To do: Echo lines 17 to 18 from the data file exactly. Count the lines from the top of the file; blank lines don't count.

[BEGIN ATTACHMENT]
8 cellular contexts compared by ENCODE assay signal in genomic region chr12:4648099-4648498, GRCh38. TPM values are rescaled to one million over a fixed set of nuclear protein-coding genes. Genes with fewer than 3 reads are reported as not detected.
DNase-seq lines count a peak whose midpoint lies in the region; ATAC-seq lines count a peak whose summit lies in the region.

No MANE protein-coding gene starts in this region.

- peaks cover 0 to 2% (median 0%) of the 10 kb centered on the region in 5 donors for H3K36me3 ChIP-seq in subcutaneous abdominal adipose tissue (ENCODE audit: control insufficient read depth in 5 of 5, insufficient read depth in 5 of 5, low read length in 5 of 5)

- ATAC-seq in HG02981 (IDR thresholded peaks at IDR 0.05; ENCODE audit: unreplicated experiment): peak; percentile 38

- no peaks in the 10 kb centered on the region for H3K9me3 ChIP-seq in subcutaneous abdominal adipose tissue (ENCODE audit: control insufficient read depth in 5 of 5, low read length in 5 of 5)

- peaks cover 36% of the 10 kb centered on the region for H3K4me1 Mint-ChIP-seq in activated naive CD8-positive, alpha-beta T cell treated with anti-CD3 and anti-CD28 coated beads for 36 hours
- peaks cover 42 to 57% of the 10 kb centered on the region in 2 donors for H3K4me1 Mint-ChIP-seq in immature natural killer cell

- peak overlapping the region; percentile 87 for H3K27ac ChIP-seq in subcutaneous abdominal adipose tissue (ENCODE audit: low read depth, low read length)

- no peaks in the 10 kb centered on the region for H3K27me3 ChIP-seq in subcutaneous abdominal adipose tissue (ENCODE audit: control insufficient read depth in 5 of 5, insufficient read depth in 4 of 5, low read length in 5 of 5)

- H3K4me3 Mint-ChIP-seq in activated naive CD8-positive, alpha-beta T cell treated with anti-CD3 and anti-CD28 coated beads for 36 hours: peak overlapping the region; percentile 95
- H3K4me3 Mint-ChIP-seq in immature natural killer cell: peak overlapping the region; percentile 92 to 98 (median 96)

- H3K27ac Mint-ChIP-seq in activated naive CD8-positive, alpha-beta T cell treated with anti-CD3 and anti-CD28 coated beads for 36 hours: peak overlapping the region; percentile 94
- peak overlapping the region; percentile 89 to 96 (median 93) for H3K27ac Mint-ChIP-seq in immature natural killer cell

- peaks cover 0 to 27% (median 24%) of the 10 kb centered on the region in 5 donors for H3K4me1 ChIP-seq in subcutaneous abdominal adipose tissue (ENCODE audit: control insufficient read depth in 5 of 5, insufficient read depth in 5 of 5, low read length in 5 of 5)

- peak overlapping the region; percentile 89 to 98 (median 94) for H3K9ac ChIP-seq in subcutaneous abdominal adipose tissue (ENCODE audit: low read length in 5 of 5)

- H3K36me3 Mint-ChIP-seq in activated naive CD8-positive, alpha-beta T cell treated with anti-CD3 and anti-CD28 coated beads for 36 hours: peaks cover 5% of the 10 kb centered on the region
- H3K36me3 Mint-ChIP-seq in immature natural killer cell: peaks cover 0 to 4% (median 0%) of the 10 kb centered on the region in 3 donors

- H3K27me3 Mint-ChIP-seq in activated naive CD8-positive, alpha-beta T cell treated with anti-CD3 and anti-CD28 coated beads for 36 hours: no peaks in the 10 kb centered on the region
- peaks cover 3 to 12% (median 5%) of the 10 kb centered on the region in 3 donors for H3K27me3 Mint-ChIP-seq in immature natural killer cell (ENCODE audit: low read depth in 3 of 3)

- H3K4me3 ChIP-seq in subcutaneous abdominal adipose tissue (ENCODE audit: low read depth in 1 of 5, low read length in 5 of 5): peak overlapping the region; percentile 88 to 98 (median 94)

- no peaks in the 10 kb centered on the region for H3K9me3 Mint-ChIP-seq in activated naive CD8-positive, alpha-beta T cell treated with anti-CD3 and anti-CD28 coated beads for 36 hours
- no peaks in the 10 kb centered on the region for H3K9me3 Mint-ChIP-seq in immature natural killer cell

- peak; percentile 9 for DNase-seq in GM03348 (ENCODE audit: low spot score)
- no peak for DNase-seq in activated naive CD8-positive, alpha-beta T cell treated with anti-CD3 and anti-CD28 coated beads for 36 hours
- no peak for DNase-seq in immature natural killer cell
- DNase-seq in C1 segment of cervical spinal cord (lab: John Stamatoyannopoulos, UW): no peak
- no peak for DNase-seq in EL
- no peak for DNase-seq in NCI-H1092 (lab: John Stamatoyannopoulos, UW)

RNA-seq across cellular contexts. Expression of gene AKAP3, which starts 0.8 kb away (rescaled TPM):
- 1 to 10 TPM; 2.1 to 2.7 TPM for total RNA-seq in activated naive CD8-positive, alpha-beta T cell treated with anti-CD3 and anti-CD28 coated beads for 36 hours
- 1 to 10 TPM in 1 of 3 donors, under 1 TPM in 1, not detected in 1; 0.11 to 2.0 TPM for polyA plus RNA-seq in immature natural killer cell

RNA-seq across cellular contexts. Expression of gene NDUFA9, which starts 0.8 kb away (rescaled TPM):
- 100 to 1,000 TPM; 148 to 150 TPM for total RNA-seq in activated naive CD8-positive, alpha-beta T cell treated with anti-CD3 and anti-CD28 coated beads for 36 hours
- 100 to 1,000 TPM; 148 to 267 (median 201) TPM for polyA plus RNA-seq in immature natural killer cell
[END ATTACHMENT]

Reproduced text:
- H3K36me3 Mint-ChIP-seq in activated naive CD8-positive, alpha-beta T cell treated with anti-CD3 and anti-CD28 coated beads for 36 hours: peaks cover 5% of the 10 kb centered on the region
- H3K36me3 Mint-ChIP-seq in immature natural killer cell: peaks cover 0 to 4% (median 0%) of the 10 kb centered on the region in 3 donors